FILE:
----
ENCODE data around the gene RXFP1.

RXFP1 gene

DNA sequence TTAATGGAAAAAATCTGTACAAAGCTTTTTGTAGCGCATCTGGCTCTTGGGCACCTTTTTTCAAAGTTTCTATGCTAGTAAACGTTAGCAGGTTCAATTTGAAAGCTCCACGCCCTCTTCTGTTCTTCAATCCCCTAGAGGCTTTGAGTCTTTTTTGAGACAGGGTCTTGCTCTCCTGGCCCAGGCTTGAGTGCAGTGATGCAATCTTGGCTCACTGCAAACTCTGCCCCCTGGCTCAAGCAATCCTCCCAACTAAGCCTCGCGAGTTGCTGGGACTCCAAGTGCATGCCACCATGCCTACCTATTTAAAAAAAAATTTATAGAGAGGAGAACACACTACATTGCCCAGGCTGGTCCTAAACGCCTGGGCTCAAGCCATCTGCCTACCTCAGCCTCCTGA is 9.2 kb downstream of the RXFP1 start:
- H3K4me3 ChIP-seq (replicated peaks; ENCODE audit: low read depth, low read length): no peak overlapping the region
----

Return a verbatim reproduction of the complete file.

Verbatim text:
ENCODE data around the gene RXFP1.

RXFP1 gene

DNA sequence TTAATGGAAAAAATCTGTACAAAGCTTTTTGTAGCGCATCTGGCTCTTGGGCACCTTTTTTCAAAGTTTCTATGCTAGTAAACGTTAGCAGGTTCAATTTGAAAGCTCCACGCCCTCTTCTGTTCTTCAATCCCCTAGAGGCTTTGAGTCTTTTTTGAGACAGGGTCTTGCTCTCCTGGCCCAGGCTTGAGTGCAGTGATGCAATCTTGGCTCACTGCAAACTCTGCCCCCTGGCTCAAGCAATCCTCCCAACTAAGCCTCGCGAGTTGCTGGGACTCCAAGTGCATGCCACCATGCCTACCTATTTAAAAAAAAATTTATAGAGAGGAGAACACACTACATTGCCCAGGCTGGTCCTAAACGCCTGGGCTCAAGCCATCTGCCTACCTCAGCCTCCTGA is 9.2 kb downstream of the RXFP1 start:
- H3K4me3 ChIP-seq (replicated peaks; ENCODE audit: low read depth, low read length): no peak overlapping the region